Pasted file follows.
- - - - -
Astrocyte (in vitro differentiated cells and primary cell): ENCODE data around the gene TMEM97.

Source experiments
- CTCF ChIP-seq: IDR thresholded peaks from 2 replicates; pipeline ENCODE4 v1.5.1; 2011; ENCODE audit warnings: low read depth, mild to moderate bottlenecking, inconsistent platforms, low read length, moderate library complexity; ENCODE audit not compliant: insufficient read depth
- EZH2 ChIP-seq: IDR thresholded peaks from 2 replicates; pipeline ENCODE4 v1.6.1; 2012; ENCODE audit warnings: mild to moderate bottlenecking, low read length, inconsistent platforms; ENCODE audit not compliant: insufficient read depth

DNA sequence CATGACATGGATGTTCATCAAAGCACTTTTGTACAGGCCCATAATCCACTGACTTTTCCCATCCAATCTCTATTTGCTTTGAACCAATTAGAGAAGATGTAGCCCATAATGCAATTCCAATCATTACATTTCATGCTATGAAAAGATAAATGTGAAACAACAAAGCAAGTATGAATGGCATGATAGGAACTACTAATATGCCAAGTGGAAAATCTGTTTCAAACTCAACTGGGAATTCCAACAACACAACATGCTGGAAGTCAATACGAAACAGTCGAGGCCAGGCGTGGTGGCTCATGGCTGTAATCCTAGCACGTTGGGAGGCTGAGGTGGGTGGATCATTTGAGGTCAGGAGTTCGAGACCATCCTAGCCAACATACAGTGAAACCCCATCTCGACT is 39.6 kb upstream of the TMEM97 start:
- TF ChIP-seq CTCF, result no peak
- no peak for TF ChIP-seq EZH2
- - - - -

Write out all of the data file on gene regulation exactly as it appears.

Astrocyte (in vitro differentiated cells and primary cell): ENCODE data around the gene TMEM97.

Source experiments
- CTCF ChIP-seq: IDR thresholded peaks from 2 replicates; pipeline ENCODE4 v1.5.1; 2011; ENCODE audit warnings: low read depth, mild to moderate bottlenecking, inconsistent platforms, low read length, moderate library complexity; ENCODE audit not compliant: insufficient read depth
- EZH2 ChIP-seq: IDR thresholded peaks from 2 replicates; pipeline ENCODE4 v1.6.1; 2012; ENCODE audit warnings: mild to moderate bottlenecking, low read length, inconsistent platforms; ENCODE audit not compliant: insufficient read depth

DNA sequence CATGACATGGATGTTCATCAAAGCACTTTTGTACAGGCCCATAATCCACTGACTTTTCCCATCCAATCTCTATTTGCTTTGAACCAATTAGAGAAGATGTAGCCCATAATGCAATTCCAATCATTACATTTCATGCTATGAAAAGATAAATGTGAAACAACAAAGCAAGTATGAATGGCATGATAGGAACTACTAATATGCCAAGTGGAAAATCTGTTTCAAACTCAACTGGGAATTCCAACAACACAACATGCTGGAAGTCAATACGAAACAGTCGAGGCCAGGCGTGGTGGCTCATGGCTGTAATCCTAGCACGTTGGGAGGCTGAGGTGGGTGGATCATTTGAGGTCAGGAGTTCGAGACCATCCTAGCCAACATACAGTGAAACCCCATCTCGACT is 39.6 kb upstream of the TMEM97 start:
- TF ChIP-seq CTCF, result no peak
- no peak for TF ChIP-seq EZH2